Kent's changing climate
We gather information about Kent's past, current and predicted future climate and use the information to inform how we adapt to climate change in the future.
The Local Climate Impacts Profile (LCLIP) report was produced in 2009. It summarises impacts on the south east from severe weather over 14 years.
While the recent reports from the Intergovernmental Panel on Climate Change (IPCC) provide more recent data, the projections made in the UK Climate Projections report still provide the best resolution for regional climate change data.
Climate change in Kent
Over the last 45 years, climate change in Kent has largely been in line with UK-wide climatic trends.
- Between 1961 and 2006, average temperatures rose annually in the UK, between 1.0°C and 1.7°C, in all 4 seasons. In the south east, our temperatures have generally increased more than has been seen further north.
- Since the mid-20th century average sea levels have risen around the south east coastline by about 1mm per year, a rate which has increased in the 1990s and 2000s.
- Over the past 45 years, the south east has experienced an increase in the amount of winter rain that falls in heavy downpours, while summer rainfall has decreased.
- In summer, rainfall has decreased.
Impacts of climate change
Apart from severe weather events, gradual changes have been recorded in Kent which suggest that climate change is already having an impact on the county. They include:
- sea level rise at Sheerness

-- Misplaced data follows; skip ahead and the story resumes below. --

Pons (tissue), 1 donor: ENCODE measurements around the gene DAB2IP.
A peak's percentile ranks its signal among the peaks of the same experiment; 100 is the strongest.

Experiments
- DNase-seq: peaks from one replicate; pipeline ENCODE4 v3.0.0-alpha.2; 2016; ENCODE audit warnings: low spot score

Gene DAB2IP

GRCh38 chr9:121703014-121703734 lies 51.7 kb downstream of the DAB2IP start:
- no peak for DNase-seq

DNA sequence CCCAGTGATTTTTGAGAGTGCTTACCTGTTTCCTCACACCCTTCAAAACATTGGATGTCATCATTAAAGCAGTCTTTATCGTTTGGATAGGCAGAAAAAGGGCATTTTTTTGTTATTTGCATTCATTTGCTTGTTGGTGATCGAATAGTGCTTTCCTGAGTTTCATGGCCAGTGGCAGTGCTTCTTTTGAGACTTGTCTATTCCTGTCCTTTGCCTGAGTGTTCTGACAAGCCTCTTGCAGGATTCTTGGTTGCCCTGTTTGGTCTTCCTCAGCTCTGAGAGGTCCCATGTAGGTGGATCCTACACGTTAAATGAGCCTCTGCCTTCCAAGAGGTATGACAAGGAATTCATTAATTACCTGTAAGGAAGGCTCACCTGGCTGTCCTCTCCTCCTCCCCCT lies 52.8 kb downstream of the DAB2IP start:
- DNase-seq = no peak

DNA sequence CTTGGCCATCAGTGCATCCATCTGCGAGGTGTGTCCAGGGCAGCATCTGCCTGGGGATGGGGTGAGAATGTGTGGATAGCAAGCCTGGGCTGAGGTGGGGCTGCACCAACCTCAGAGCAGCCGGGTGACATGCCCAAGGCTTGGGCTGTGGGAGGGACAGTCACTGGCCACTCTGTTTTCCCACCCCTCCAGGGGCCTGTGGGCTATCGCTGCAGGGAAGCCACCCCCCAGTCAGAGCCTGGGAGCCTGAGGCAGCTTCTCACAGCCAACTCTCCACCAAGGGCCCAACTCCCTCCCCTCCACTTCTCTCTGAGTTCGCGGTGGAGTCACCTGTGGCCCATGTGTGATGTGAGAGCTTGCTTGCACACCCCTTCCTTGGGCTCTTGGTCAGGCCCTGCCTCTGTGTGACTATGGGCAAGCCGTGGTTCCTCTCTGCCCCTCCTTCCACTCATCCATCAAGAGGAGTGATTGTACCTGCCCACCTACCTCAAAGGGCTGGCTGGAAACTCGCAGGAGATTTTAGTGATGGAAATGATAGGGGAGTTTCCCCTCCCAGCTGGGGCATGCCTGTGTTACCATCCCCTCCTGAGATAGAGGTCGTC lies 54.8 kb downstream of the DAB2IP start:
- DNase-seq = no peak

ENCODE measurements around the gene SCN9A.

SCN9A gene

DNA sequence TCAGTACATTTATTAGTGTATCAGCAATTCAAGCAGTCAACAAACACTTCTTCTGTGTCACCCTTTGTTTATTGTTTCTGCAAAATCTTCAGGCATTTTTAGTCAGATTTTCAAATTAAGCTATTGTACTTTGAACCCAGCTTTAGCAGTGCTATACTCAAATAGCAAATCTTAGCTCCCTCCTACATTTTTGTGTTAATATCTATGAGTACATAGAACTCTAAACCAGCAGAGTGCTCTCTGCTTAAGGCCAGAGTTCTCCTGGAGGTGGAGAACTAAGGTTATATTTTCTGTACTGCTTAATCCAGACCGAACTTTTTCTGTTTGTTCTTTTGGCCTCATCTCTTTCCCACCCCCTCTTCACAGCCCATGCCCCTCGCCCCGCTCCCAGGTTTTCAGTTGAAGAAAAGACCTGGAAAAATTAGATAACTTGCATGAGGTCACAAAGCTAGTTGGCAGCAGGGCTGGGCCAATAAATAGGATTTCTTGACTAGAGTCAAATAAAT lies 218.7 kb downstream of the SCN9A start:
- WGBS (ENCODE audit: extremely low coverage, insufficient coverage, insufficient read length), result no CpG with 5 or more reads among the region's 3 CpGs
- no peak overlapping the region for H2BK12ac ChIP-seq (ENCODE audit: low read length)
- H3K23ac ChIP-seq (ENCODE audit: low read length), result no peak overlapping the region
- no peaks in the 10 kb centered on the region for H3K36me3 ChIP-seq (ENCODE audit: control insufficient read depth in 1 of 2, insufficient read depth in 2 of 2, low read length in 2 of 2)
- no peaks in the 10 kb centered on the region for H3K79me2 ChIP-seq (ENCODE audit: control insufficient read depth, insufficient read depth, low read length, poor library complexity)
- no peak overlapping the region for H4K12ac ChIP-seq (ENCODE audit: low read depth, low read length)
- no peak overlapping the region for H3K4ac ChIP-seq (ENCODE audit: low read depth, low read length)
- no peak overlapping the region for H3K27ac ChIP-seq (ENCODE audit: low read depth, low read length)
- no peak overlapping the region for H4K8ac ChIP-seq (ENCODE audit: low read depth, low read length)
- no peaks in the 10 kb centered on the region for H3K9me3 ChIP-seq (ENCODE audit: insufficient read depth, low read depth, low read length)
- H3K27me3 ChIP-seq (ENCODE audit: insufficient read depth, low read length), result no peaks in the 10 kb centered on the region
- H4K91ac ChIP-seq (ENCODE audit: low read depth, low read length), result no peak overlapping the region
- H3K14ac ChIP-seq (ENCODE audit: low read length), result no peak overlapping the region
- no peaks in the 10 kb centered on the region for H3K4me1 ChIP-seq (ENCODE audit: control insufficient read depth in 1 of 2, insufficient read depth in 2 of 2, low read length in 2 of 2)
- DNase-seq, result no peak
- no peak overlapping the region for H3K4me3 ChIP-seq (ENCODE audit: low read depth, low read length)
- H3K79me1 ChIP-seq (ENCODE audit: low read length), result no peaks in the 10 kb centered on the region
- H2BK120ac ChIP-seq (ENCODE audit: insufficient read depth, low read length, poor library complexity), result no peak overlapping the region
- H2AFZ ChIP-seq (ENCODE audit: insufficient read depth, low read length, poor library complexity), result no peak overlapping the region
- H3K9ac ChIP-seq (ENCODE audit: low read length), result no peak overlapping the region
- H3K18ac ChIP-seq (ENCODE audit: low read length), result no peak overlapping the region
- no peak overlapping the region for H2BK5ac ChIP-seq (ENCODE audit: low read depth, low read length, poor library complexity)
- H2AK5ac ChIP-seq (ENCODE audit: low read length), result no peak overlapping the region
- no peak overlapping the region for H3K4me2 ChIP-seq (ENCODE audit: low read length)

- emergence dates for butterfly species (up to 20 days earlier in the case of the Adonis Blue, symbol of the Kent Wildlife Trust)
- earlier arrival and breeding success of bird species like the Hobby, which require a warmer climate.
Kent's future climate
Kent's geographical location, long coastline and population density means that it is likely to suffer from some of the severest impacts of climate change in the United Kingdom.
Findings from the UK Climate Projections report are split into three categories, depending on the emissions scenarios (high, medium or low) that we follow into the future. Using the projections in the UK Climate Projections report for a medium emissions scenario, findings suggest that by 2050:
- winters are likely to be warmer by around 2.2°C
- summers are likely to be hotter by around 2.8°C
- the hottest summer days could increase by up to 3.7°C
- winter rainfall is likely to increase by 16%
- summer rainfall is likely to decrease by 19%
Find out more about how Kent's climate may change in the future on the UK Climate Projections website.
Find out more about how the climate might change globally on the IPCC website.